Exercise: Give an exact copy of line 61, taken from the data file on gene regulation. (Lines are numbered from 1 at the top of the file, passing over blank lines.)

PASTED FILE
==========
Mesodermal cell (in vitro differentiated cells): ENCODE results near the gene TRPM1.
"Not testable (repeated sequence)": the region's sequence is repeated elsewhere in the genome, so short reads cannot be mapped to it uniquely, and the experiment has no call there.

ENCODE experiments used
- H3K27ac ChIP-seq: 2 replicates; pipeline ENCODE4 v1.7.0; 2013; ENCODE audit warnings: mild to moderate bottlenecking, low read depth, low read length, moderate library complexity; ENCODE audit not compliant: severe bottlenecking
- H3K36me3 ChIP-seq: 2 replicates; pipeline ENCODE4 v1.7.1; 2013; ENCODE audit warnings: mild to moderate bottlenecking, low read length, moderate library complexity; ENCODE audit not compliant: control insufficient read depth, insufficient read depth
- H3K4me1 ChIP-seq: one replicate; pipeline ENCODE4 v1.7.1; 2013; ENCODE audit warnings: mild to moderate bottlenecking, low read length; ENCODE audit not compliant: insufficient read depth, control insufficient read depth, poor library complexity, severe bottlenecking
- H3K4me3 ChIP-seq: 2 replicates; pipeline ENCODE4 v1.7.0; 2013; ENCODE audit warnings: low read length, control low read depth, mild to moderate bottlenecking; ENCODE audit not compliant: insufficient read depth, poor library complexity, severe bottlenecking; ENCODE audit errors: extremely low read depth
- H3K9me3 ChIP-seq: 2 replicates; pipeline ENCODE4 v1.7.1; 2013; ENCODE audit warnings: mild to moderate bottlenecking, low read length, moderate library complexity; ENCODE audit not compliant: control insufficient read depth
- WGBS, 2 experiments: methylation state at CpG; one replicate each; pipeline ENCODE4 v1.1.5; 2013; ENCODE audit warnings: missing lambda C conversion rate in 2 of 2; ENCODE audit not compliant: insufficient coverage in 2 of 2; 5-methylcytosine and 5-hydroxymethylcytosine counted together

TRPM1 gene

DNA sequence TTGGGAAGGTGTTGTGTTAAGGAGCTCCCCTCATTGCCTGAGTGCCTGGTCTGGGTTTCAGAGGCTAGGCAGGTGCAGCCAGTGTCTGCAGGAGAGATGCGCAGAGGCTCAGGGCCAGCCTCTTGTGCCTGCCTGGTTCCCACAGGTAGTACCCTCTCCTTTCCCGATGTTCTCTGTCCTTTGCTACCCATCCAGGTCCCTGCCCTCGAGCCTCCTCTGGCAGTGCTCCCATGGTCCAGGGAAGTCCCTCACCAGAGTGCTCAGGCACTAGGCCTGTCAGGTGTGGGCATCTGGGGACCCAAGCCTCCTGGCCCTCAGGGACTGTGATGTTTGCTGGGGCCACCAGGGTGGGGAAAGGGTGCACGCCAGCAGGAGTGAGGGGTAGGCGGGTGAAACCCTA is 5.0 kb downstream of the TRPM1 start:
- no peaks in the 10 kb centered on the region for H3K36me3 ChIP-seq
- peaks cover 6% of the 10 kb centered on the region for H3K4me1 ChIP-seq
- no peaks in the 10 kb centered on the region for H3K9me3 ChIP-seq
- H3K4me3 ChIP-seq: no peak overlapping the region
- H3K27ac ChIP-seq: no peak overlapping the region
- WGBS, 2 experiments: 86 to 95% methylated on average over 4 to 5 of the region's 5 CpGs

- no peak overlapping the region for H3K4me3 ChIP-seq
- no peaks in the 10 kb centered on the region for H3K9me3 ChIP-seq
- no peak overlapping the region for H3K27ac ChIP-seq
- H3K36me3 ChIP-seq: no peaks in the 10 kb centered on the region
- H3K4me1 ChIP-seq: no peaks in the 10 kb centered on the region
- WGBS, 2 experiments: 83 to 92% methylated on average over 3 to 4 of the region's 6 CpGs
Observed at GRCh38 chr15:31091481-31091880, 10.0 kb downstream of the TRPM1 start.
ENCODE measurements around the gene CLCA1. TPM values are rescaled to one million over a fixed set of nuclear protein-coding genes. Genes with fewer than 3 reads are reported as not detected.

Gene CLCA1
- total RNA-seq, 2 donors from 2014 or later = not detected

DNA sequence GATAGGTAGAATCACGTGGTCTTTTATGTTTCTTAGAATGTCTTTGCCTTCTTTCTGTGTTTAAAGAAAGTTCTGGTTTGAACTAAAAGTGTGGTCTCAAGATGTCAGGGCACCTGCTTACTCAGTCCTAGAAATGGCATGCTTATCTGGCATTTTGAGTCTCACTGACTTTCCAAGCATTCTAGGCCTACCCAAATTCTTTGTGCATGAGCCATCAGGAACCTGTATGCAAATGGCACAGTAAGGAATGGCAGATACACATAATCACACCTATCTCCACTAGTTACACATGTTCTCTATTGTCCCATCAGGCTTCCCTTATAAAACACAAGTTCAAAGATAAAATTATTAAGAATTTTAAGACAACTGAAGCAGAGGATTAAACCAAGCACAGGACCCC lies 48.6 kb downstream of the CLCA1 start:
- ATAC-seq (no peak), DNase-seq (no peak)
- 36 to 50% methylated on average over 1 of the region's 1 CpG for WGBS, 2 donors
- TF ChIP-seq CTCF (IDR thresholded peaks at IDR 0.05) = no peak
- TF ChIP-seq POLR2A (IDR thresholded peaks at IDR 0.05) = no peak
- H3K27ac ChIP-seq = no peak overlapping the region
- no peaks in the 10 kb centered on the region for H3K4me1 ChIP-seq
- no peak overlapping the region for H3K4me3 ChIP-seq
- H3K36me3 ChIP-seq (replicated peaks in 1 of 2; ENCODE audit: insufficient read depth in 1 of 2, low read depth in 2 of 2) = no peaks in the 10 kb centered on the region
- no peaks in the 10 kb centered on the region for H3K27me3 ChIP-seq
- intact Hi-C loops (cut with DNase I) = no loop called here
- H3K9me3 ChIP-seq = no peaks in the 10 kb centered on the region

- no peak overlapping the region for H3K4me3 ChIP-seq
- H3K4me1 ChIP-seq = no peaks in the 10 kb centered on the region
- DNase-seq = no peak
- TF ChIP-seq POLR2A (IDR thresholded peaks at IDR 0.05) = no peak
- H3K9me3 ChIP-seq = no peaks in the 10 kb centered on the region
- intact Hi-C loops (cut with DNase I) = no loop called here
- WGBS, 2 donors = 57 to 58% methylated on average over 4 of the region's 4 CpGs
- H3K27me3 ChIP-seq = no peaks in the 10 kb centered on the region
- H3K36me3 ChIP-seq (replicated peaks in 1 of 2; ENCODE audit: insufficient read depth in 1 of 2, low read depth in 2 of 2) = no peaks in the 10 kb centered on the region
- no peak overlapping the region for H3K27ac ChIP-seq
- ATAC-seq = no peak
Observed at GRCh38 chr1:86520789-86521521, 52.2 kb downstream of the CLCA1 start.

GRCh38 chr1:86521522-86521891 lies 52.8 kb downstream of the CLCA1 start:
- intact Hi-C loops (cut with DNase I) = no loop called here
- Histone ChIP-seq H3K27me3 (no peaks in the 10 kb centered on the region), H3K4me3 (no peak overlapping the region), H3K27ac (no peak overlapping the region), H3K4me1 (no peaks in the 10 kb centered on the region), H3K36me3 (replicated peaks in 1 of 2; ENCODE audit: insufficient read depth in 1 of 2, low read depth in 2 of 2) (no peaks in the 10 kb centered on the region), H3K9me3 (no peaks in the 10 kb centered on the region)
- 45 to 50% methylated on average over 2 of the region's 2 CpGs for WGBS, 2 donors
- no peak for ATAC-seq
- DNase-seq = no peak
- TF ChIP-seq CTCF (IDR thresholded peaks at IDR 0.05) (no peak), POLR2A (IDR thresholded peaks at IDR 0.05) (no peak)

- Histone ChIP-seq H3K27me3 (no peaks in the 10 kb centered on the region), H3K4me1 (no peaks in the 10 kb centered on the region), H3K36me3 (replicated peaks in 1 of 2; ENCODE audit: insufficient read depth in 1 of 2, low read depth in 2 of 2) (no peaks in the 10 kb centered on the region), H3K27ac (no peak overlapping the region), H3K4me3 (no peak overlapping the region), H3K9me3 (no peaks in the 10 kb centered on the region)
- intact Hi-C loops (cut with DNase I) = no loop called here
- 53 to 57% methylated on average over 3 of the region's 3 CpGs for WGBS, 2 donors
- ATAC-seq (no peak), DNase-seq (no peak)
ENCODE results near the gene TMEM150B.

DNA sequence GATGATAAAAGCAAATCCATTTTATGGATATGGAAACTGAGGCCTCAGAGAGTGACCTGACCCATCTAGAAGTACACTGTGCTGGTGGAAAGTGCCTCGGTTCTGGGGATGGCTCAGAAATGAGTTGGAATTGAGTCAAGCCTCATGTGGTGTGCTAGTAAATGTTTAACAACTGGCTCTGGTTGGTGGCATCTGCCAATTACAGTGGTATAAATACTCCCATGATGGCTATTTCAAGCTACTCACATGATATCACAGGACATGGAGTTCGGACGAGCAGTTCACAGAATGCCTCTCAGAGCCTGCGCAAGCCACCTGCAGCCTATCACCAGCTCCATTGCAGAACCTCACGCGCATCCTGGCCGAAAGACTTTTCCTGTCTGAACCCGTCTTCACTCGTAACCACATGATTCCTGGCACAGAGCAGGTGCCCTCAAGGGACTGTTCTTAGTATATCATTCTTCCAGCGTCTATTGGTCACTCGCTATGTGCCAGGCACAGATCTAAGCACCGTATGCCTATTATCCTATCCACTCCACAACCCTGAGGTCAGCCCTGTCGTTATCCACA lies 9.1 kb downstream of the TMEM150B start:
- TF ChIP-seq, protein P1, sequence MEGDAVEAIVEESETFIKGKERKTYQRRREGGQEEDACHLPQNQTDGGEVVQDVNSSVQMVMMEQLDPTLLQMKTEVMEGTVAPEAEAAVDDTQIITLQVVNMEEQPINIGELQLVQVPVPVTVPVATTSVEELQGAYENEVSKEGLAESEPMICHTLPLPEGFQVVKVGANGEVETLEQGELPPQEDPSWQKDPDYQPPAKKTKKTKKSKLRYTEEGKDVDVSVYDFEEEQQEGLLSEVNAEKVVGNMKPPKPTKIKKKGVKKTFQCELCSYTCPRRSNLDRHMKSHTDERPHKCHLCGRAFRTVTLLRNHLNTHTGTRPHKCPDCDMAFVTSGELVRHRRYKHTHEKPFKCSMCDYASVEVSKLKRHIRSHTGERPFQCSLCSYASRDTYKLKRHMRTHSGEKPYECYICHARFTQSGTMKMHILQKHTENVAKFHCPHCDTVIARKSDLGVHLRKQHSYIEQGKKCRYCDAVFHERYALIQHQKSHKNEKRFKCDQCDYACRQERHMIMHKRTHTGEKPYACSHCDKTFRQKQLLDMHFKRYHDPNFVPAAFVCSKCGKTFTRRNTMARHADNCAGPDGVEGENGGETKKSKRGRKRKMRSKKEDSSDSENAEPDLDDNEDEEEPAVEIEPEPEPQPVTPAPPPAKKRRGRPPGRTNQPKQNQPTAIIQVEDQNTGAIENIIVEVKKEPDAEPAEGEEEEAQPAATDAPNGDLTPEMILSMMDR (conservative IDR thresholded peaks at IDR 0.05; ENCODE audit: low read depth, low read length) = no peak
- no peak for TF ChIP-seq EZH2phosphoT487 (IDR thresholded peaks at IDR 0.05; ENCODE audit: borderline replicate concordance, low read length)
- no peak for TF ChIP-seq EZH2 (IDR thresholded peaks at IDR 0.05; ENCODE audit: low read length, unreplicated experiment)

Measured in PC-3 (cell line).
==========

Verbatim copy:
- 53 to 57% methylated on average over 3 of the region's 3 CpGs for WGBS, 2 donors